Black lung: How health authorities failed Queensland coal miners
Last week, the Queensland Parliament released details of its investigation into the black lung scandal. It found miners were not protected because of the assumption the disease did not exist in Australia.
It was described as a catastrophic failure at almost every level.
In 2015, there was a spate of diagnoses of black lung (coal workers’ pneumoconiosis) among Queensland coal miners, including two who did not even work underground.
Decades of health surveillance meant to protect the workforce had been botched.
Every five years, miners went through a health assessment — usually performed at a GP practice. If the miner was felt to be at risk, a chest X-ray was ordered and sent to the Queensland Government's Health Surveillance Unit for review.
Last week, an inquiry report into the system, released by the Coal Workers Pneumoconiosis Select Committee, found that the surveillance unit struggled to do any actual surveillance.
“It served as nothing more than a storage unit for miners’ chest X‐rays and health records,” the report declared.
A 10-year backlog of almost 200,000 health records built up at the unit.
So vast was the number that the health records ended up being stored in shipping containers or in a janitor’s cupboard next to the toilets.
The poor storage conditions resulted in many records being destroyed.
Related: GPs set up to fail on black lung
The unit was “hopelessly” underresourced, the report stated, sometimes staffed by just one, part-time administration officer, even as the mining boom created a deluge of reports.
Although the unit’s failures stand out, the inquiry’s 400-page report bears out the headline claim of failure at every level.
Despite the complexities in diagnosing black lung, mining companies contracted GPs who had no special training in identifying the elusive disease.
For the miners who attended their five-yearly assessment, chest X-rays were not always ordered.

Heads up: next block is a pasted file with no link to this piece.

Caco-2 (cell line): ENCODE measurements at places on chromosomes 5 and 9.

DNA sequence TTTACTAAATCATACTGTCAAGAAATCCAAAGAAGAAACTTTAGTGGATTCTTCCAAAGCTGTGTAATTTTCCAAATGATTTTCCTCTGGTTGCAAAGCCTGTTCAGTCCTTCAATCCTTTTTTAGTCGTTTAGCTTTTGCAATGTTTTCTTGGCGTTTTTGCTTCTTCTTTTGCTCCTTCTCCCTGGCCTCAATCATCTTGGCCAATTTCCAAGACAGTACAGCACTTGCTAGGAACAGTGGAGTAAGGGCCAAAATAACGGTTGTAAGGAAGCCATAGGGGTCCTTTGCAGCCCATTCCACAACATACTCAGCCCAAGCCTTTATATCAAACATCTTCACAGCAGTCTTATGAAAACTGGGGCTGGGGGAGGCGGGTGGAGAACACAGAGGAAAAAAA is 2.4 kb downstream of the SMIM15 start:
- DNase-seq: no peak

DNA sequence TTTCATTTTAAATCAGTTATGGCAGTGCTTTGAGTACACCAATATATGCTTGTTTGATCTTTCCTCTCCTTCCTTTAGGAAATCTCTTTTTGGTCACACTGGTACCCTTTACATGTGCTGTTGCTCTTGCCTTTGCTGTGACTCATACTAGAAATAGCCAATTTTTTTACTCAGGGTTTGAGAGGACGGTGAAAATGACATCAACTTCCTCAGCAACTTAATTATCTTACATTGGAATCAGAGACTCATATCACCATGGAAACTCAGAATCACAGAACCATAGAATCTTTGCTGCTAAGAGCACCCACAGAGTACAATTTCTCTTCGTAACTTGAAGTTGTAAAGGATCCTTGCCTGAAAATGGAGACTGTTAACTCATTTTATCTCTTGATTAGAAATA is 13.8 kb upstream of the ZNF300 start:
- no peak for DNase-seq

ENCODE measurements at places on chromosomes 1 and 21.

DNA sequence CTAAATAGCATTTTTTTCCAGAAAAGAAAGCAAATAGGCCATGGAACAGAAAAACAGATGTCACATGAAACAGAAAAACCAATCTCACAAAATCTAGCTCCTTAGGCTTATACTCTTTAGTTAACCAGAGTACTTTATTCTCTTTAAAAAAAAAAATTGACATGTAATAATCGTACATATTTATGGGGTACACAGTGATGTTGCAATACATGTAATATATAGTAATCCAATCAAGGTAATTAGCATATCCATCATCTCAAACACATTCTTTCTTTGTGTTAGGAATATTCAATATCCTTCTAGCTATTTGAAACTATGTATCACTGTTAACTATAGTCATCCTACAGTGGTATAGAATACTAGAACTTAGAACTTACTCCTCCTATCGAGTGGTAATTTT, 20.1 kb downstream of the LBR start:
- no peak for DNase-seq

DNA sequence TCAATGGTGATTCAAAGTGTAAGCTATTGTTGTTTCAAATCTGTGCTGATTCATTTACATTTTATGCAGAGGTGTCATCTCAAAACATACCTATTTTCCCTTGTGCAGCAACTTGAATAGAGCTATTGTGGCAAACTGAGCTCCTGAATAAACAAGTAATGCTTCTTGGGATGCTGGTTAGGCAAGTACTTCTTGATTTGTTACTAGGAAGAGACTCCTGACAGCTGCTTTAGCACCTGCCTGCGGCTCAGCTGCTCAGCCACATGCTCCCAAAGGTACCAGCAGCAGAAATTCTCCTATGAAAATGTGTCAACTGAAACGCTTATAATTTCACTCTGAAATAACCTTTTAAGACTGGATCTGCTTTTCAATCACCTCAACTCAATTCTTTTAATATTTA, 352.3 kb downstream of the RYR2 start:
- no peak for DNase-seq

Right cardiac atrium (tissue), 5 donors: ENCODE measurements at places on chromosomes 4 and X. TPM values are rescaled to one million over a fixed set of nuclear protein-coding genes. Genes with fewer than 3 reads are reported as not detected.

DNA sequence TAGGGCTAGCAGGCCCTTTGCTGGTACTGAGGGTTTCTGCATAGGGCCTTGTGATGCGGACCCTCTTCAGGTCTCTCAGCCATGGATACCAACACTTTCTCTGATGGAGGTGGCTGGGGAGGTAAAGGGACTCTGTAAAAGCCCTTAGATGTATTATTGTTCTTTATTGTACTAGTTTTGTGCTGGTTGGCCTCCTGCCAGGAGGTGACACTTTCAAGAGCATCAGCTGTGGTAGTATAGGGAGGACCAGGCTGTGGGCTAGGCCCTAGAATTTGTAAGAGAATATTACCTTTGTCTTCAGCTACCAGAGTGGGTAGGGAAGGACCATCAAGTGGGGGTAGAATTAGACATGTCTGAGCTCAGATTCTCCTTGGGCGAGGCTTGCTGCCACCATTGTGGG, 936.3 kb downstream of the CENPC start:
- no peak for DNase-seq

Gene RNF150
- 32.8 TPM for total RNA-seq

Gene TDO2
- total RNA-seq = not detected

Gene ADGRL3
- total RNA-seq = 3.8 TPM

“The entire coal mining industry in Queensland and NSW seemed to believe that [black lung] had been eradicated in Australia, with the last cases reported in Queensland in the 1980s,” the report explained.
In what it described as a “tragic irony”, the assumption was so ingrained that Queensland attracted US experts interested in how the state had eradicated a disease that was still blighting the lives of thousands of US miners.
Then came 2015.
The report did not give details of the first case to be picked up, except that the patient was 53, had worked as a miner in Queensland and the UK, and that the doctor who assessed him made the discovery in May that year.
The diagnosis immediately triggered fears that other cases might have been missed or misdiagnosed in an assessment system that had gone to sleep.
To date, 21 miners have received black lung diagnoses, and it is believed many more will probably be diagnosed as officials continue to review the records.
“Black lung is not quick, like a mine explosion, but an insidious disease that develops over many years,” the report stated.
“However, like mine explosions, black lung is preventable. The results are no different — death, illness and enormous changes in working and family lives.
“Miners and their families are never the same again,” the report concluded.